• I am ticked off about Apple's seeming lack of desire to resolve these issues. As a early adopter of the first 15" TiBook model (first month it was released) I am really annoyed they still haven't bothered to fix this simple and glaring issue.

      They are glued on with something that has all the bonding power of a Pritt Stick. Also, I found the feet were too tiny to be much use for heat disippation in any case - it makes the Powerbook look thinner, but I added my own reasonably sized feet (with Superglue) and i
      • When you actually spell "Vaio" correctly you will see that Google returns around 70,000 hits. Also, the Powerbook in all it's incarnations has a longer production history. How many of those Powerbook results actually point to a problem with non-G4 models?

        Bad argument.
        • When you actually spell "Vaio" correctly you will see that Google returns around 70,000 hits.

          Oops, honest mistake. Still it was just an observation as I pointed out...(daft name IFYAM, just like 'Clie')

          Also, the Powerbook in all it's incarnations has a longer production history

          True, but then their are a lot more Vaio laptops around than PowerBooks.

          Thinking about it I've had (personally, or though work) a Sony, two Compaq's, a Twin Head and a TiBook. The Powerbook was the nicest (also the newest) but
        • A lot of them probably talked about the famous "flaming powerbook". The 5300 series originally came with a Li-Ion battery that, under very specific circumstances, would burst into flames.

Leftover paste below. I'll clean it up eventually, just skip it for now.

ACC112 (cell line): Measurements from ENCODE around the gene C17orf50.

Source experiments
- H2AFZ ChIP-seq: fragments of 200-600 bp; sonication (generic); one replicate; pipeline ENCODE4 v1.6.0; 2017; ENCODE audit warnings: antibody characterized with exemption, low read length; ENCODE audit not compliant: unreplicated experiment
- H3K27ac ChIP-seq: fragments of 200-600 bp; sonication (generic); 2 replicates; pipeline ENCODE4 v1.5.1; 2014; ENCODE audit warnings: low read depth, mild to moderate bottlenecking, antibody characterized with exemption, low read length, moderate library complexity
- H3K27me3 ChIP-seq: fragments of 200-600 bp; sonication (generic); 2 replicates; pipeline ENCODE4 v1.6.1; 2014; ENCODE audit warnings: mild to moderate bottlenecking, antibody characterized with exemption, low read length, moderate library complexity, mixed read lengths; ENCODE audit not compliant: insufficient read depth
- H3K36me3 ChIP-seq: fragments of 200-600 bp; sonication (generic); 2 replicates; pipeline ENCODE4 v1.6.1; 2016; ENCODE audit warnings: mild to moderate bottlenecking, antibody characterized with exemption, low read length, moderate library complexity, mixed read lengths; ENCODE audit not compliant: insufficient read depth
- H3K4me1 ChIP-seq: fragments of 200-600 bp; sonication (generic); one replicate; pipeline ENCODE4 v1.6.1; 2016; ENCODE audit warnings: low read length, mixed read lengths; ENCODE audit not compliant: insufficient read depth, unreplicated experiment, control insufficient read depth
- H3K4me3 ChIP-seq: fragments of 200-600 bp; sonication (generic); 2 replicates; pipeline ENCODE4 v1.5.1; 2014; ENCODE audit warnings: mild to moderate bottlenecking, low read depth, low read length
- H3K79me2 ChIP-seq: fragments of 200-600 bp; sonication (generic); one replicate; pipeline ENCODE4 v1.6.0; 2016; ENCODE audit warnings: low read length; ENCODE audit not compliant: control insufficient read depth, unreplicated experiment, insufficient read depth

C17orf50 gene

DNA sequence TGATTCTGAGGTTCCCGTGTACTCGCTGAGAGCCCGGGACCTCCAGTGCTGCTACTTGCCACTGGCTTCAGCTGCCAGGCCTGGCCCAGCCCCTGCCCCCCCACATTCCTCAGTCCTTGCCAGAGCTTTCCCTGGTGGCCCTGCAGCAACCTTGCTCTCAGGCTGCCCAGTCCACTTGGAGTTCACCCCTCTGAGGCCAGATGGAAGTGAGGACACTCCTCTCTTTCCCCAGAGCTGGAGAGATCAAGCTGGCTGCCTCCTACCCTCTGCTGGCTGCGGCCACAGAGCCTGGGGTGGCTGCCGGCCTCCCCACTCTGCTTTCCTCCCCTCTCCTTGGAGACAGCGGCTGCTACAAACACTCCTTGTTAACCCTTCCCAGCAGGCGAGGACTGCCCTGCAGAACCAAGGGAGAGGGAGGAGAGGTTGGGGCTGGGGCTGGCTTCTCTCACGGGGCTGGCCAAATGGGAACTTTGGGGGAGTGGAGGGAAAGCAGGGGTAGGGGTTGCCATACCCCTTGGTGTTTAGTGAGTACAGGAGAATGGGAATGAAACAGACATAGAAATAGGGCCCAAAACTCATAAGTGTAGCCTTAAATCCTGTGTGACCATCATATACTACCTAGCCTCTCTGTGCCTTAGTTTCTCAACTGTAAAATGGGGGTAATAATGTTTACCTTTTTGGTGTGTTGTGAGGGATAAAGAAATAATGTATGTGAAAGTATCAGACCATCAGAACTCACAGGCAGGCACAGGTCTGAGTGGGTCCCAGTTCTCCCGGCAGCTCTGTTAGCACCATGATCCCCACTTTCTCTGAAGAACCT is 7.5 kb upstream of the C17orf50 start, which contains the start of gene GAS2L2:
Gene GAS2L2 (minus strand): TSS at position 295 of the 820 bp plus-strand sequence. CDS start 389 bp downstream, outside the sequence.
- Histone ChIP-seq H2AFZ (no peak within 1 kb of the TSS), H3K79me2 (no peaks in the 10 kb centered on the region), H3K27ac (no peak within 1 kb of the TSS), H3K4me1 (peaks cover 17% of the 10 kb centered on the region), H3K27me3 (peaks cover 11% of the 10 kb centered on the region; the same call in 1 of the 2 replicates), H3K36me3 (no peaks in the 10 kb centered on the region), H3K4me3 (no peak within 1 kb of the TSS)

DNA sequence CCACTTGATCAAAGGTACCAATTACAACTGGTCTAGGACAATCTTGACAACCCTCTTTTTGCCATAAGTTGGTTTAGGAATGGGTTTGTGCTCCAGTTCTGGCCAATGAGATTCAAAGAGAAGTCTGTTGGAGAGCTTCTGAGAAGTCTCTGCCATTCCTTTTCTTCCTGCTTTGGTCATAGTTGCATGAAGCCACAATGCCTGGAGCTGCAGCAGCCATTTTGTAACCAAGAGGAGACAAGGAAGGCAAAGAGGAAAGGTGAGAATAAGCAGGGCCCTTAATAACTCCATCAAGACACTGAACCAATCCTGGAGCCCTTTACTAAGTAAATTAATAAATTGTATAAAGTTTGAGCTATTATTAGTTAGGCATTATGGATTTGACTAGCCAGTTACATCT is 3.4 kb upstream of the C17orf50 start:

The entire 5300 line was probably the single worst line of laptops that Apple has ever made. Problems with the case, AppleTalk, the AC adapter, the trackpad, the battery, the power management circuitry in general, and myriad other issues plagued them.

          However, I still own one and it is actually pretty reliable now that A
      • It would probably help if you spelled "Vaio" right.
      • That's very interesting. Try 'sony laptop problem' and you get 90,900. Still not as much as 'apple laptop problem' but Apple's been making laptops for many moons longer. Though sony actually made the the Powerbook 100, if I remember correctly. So it's almost ironic.
    • Just wish that they would have fixed this problem. I have had two of the G3 models, and both have had their rubber feet fall off. I imagine that it's because they have some adhesive that gets much less adhesive at the temps that the system is running at. It seems like they need to find an adhesive that performs better.
  • I'm a Sucker (Score:5, Interesting)

    by tarus (655418) on Tuesday April 29, 2003 @11:20AM (#5834269)

    Okay, this is a real long comment, but since you brought it up, here is my 12" Powerbook story.

    I support an open-source network management product, and a friend of mine turned me onto OS X (which is one of the operating systems we run on). I was just about to buy his iBook when the new Powerbooks came out. I fell in love with their styling, and I "switched" big time (loaded Powerbook, iPod, Soundsticks, warranty, etc.)

    It took a month to arrive, and everything about the packaging, the look of the machine, etc., was pure Apple. If I were to ever buy a new Mercedes, this is the feeling I would hope to have (only more so).

    But the honeymoon didn't last long. While it worked great on my lap, when I put it on the desk it would wobble. Cold or hot (and it does get hot), there was an obvious wobble.